The modern study of cryptography investigates techniques for facilitating interactions between distrustful entities. In our connected society, such techniques have become indispensable--- enabling, for instance, automated teller machines, secure wireless networks, internet banking, satellite radio/television and more. In this course we introduce some of the fundamental concepts of this study. Emphasis will be placed on rigorous proofs of security based on precise definitions and assumptions.
Topics include: one-way functions, encryption, signatures, pseudo-random number generation, zero-knowledge and basic protocols.
Note: This will be a theory course. You will be expected to read and write formal definitions and mathematical proofs. This is not a course in security: you will not learn how to secure your system. Cryptography is only one (important) part of security. We will not study cryptographic acronyms or all cryptographic protocols in use today. Rather we focus on some of the fundamental design paradigms and on notions that will allow you to critically evaluate cryptographic protocols.
- Introduction [Lectures Notes (pdf)] [KL 1,2]
- W 08.29 Introduction & Overview
- F 08.31 Information Theoretic Security
Shannon's Definition of security. One-time Pads. Limitations of the Information Theoretic Approach.
- W 09.05 One-way Functions and Computationally bounded adversaries.
Randomized Efficient Algorithms. One-way functions (OWF). Weak and Strong OWFs.
- F 09.07 Computational
Collections of OWFs.Euclid's Algorithm, Modular Exponentiation, Basic group theory, Euler's and Fermat's Theorems, Primes.
- W 09.12 Computational Hardness.
Factoring assumption and the Discrete log assumptions. One way permutation and Trapdoor permutations.
- F 09.14 Collections of OWFs.
- W 09.19 Computational Indistinguishability
- F 09.21 Indistinguishability, Hybrid Lemma, Pseudo-randomness
- W 09.26 Next-bit Test, Pseudo-random generators
- F 09.28 Pseudo-random generators
Constructions based on permutations and hard-core bits, Example construction based on discrete log
- W 10.03 Pseudo-random generators & Functions
One-bit expansion to Many-bit expansion constructions, definitions of pseudo-random functions
- F 10.05 PRFs and Private-key Encryption
Construction of a PRF, applications to encryption
- W 10.10 Private-key Encryption
Many-message Encryption, CPA, CCA Encryption
- F 10.12 Midterm
- W 10.17 CCA1/2-secure Private-key Encryption
- F 10.19 Public-key Encryption
General constructions from permutations and hard-core bits
- W 10.24 Public-key Encryption
- F 10.26 Interactive Proofs
Examples of Waldo, Graph Isomorphism
- W 10.31 Interactive Proofs + Zero-Knowledge
Definition, construction for Graph-Isomorphism
- F 11.01 Zero-knowledge
Definition, 3-coloring protocol for NP languages
- W 11.06 Commitments
- Semantical Security
Knowledge-based definitions of encryption. Equivalence with indistinguishability-based definitions.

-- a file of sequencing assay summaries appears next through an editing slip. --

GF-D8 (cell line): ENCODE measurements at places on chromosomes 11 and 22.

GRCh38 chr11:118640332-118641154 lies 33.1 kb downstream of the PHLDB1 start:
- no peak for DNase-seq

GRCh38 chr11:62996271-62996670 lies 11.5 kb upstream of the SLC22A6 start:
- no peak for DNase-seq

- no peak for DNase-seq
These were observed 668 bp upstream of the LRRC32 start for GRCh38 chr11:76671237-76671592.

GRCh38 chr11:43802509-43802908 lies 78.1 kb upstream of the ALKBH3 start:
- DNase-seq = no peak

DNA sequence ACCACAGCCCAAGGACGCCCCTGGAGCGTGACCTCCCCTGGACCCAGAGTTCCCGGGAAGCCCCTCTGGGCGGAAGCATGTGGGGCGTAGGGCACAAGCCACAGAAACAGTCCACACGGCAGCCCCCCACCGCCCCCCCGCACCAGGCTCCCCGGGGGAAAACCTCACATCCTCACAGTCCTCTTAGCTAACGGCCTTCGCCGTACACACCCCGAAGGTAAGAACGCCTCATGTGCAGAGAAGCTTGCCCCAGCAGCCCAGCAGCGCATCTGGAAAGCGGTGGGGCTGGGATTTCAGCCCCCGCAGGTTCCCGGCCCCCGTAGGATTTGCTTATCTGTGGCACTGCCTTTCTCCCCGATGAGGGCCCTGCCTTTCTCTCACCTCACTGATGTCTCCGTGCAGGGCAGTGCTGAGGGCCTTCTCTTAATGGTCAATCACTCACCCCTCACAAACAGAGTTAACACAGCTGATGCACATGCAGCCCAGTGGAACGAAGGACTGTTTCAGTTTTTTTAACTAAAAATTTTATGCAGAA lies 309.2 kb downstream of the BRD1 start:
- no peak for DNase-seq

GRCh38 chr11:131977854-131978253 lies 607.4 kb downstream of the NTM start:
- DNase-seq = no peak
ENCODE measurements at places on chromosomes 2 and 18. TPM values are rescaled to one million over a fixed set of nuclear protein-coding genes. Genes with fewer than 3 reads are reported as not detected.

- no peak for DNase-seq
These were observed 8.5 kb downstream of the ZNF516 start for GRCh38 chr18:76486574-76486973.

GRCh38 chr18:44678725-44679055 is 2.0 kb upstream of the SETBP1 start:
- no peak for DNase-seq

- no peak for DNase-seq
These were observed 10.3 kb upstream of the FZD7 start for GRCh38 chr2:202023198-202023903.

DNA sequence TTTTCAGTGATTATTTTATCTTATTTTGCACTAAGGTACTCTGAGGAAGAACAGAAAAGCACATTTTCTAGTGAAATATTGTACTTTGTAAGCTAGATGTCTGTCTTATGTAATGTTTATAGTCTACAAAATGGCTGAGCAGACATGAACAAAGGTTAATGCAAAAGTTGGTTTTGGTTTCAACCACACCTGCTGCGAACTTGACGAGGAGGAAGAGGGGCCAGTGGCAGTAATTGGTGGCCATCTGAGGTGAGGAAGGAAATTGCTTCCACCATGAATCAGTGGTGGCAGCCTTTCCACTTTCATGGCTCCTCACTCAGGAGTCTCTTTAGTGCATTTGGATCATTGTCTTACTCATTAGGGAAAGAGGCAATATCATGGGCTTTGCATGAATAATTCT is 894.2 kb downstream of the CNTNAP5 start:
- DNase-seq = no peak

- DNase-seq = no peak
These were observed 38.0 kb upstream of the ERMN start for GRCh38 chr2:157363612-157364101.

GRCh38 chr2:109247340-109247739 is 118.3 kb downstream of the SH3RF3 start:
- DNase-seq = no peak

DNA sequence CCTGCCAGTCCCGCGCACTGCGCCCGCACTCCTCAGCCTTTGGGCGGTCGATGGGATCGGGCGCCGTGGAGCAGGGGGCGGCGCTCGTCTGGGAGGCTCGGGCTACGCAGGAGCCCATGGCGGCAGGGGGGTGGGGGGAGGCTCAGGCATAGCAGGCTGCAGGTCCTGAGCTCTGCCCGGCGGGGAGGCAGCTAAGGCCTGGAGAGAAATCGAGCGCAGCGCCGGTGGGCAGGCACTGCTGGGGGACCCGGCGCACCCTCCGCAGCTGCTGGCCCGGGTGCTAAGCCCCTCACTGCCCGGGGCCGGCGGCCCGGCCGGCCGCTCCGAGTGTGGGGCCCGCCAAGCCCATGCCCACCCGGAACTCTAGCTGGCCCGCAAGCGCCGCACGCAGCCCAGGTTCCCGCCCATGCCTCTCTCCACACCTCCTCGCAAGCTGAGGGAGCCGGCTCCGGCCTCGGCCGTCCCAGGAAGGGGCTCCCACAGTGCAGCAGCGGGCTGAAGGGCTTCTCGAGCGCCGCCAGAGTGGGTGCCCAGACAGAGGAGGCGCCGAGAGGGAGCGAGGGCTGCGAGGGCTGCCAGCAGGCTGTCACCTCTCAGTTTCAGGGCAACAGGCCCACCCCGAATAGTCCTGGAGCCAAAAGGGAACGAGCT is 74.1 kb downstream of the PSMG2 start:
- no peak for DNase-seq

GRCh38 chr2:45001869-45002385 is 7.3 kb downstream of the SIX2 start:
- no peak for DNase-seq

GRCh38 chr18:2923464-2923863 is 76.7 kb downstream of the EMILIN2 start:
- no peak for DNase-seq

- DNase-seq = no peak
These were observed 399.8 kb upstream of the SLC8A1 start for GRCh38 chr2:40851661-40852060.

- Digital Signatures
Definitions and Constructions
- Hash functions
- Message Authentication Codes
- Zero-Knowledge based Authentication
- Secret Sharing
- Secure Computation
General secure computation.
Lecture notes will be made available; but should not serve as a substitute for the lectures. In particular, lecture notes might sometimes be posted after the class.
There is no required text for the course other than the lecture notes. You may find the following two books to be useful references. Note, however, that we will not always be following the same notational conventions as these books.
- Jonathan Katz and Yehuda Lindell. An Introduction to Modern Cryptography. This is a introductory textbook on cryptography. The level of the material and the mathematical treatment is similar to the one we will use in class.
- Oded Goldreich. Foundations of Cryptography. This is a very comprehensive treatment of the theoretical foundations of cryptography. Volume I and II include most of the material that we cover in class, but at a far greater depth and at a more advanced level. This book is a great reference for students interested in more advanced studies in theoretical cryptography.
For a more applied treatment of cryptography, I suggest the following book which is available on-line.
- Alfred J. Menezes, Paul C. van Oorschot, and Scott A. Vanstone. Handbook of Applied Cryptography.
For background reading on probability, algorithms, and complexity theory, I recommend:
There will be 5 homeworks, a mid-term and a final exam. The midterm is in class on Oct 10. Weights: homeworks 60%, mid-term 15% and final 25%.
You are free to collaborate with other students on the homework, but you must turn in your own individually written solution and you must specify the names of your collaborators. Additionally, you may make use of published material, provided that you acknowledge all sources used. Note that it is a violation of this policy to submit a problem solution that you are unable to explain orally to a member of the course staff.
Assignments will be posted on this website. Typed problem sets are strongly preferred. I recommend that you learn and use LaTeX. Homework need to be handed in before the beginning of class. Additionally, you have a total of 4 "late-days" that you can use throughout the semester.